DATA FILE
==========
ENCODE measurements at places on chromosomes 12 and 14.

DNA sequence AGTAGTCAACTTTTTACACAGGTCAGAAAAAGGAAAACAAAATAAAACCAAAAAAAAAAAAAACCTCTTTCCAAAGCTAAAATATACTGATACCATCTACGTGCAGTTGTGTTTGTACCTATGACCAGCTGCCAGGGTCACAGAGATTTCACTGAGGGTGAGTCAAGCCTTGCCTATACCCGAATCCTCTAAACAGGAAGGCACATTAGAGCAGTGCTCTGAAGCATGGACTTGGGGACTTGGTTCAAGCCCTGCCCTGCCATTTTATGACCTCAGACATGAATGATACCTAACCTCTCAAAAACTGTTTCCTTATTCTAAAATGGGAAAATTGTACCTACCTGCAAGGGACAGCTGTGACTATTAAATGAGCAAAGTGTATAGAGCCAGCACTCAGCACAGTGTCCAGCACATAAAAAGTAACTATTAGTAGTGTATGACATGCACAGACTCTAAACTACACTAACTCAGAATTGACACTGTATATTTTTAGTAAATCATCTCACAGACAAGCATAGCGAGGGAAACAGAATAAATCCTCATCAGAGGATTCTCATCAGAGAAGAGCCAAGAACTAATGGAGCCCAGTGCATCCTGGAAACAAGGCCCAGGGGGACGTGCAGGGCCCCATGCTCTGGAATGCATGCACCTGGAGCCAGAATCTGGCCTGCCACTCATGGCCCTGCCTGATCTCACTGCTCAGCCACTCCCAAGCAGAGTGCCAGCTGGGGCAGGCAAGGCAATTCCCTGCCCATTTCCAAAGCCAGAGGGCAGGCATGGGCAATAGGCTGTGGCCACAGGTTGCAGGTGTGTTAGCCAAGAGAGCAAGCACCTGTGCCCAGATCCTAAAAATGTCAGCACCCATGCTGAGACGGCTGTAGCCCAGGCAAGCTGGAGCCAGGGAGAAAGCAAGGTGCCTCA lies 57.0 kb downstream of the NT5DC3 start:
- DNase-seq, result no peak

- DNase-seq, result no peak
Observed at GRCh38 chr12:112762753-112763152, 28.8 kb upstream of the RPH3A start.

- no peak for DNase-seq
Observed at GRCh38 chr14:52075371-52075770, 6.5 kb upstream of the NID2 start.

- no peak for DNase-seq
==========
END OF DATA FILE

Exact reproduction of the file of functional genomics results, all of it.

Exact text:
ENCODE measurements at places on chromosomes 12 and 14.

DNA sequence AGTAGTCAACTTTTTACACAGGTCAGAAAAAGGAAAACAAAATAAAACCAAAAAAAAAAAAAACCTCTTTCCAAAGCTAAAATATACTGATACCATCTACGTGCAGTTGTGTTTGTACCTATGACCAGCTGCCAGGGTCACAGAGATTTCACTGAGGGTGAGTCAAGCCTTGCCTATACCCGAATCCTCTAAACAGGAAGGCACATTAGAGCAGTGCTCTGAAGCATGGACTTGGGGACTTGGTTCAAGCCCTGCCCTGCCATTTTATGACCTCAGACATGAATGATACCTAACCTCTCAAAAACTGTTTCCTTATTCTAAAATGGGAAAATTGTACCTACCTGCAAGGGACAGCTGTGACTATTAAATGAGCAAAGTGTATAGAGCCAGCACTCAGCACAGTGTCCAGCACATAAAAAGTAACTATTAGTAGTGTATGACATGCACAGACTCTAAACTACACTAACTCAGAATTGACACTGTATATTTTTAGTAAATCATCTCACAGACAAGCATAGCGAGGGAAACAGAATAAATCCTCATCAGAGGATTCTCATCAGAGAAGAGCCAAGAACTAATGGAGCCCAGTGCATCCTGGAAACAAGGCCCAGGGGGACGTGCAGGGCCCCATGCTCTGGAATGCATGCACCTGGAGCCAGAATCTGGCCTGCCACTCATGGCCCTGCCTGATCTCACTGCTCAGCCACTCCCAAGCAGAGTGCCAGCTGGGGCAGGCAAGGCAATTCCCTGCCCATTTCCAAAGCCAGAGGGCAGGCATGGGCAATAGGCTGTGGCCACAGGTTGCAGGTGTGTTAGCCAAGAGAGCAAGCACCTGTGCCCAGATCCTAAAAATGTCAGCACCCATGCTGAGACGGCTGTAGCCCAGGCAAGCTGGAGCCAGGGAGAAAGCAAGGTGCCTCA lies 57.0 kb downstream of the NT5DC3 start:
- DNase-seq, result no peak

- DNase-seq, result no peak
Observed at GRCh38 chr12:112762753-112763152, 28.8 kb upstream of the RPH3A start.

- no peak for DNase-seq
Observed at GRCh38 chr14:52075371-52075770, 6.5 kb upstream of the NID2 start.

- no peak for DNase-seq